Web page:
In the cold, our bodies naturally attempt to warm us up. Shivering is a sign that the body is trying to bring your body temperature back up. Humans are not the only beings that need to stay warm when it’s cold. Layer upon layer provides additional shelter for us from the cold, but it’s likely that you’re not putting a coat on your dog to take it for a walk this winter. Dogs must rely on their natural biology to keep them warm.
Dogs, just like humans, have features that help keep them warm. Based on dailydogdiscoveries.com, here are some facts about how dogs are biologically designed to stay warm.
- Similar to us having “goosebumps”, dogs have something called “piloerection.” Piloerection happens when a dog gets chilly, their hairs will stand straight up, as opposed to being at a 30-60 degree angle. Essentially, piloerection is meant to trap warmth and create a layer of “insulation.”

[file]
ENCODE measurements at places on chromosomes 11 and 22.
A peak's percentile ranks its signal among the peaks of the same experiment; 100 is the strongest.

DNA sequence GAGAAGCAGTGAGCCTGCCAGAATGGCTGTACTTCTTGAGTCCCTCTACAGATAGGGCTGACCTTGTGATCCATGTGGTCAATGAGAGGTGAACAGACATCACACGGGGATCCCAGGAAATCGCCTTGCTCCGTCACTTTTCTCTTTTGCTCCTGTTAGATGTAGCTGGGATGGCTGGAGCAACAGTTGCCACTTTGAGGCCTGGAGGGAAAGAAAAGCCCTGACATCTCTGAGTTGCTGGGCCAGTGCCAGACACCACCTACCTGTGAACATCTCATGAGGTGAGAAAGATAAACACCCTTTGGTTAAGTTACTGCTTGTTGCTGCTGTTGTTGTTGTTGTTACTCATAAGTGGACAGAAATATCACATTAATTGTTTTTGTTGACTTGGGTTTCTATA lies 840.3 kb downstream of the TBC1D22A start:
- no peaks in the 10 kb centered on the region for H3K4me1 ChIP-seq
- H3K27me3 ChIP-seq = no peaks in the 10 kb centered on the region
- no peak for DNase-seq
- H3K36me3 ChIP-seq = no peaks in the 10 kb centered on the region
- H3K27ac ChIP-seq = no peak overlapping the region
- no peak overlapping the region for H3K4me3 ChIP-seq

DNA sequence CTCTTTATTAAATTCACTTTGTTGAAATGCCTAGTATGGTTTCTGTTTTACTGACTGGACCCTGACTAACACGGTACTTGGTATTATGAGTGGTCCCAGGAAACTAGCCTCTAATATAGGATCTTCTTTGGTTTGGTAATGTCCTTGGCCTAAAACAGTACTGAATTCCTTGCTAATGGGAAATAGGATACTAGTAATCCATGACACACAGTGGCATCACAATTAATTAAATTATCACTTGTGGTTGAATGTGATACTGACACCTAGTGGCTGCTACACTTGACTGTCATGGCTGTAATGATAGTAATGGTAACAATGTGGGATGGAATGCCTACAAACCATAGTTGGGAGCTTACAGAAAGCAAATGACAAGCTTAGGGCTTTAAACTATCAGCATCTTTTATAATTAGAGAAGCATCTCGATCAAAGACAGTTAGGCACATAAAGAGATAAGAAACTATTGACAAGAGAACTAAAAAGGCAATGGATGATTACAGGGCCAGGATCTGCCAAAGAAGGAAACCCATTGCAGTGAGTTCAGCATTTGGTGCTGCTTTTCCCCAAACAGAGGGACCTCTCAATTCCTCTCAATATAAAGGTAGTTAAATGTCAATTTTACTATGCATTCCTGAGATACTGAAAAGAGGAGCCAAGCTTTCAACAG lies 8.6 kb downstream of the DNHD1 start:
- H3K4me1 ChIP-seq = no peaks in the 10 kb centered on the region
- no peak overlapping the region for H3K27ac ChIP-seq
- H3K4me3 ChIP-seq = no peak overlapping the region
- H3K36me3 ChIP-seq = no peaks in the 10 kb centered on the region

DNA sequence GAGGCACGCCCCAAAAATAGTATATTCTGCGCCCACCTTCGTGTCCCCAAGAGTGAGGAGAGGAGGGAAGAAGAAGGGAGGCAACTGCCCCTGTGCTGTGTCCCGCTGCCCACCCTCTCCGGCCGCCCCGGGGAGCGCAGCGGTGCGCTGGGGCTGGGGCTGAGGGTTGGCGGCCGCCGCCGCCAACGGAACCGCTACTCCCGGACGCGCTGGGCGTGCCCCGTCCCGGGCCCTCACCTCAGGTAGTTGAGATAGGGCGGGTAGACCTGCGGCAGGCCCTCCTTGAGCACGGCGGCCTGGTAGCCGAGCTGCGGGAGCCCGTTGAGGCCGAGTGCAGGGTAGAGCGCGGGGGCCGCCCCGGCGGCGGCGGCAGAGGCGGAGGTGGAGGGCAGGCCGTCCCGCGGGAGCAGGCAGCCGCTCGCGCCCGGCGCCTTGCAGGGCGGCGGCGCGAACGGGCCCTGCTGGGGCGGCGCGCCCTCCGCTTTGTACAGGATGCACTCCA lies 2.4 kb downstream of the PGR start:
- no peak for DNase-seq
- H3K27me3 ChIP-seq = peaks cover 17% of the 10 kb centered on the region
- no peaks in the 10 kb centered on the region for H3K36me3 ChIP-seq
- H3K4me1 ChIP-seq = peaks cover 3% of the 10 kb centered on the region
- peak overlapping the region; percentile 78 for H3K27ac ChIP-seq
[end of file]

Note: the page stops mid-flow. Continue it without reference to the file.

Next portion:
- You know those cute little paw prints dogs leave in the snow? How do they keep their paws warm without socks and thick boots for insulation? The padding on their “toes” consists of layers of insulating fat. Also, dogs’ paws contain a series of blood vessels, providing excellent blood flow through their feet, keeping them warm.
- Like humans, dogs will also shiver to generate heat and maintain and healthy body temperature.
- That adorable curled-up sleeping position we find our dogs in isn’t just for show. Bushy-tailed dogs will curl up in balls to keep warm, covering their noses with their tails.
- Certain breeds of dogs have a double-layer of fur. The undercoat is fuzzy and short, preventing loss of body heat, while the top coat consists of moisture-repellent strands of stiff hair as a shield from the weather.
This winter, please do not make the mistake of thinking that your dog’s fur is warm enough for frigid temperatures. Even with these special features, dogs still get cold. Refer back to yesterday’s blog post to discover ways to keep your dog warm.